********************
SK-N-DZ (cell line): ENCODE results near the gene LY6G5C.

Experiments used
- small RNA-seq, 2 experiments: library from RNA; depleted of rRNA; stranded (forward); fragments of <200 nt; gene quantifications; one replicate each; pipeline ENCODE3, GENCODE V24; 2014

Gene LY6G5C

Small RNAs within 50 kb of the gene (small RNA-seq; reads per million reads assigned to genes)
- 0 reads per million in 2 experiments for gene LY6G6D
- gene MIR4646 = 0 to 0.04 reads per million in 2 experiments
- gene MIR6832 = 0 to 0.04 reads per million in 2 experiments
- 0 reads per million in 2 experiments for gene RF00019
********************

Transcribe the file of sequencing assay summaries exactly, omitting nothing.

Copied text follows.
SK-N-DZ (cell line): ENCODE results near the gene LY6G5C.

Experiments used
- small RNA-seq, 2 experiments: library from RNA; depleted of rRNA; stranded (forward); fragments of <200 nt; gene quantifications; one replicate each; pipeline ENCODE3, GENCODE V24; 2014

Gene LY6G5C

Small RNAs within 50 kb of the gene (small RNA-seq; reads per million reads assigned to genes)
- 0 reads per million in 2 experiments for gene LY6G6D
- gene MIR4646 = 0 to 0.04 reads per million in 2 experiments
- gene MIR6832 = 0 to 0.04 reads per million in 2 experiments
- 0 reads per million in 2 experiments for gene RF00019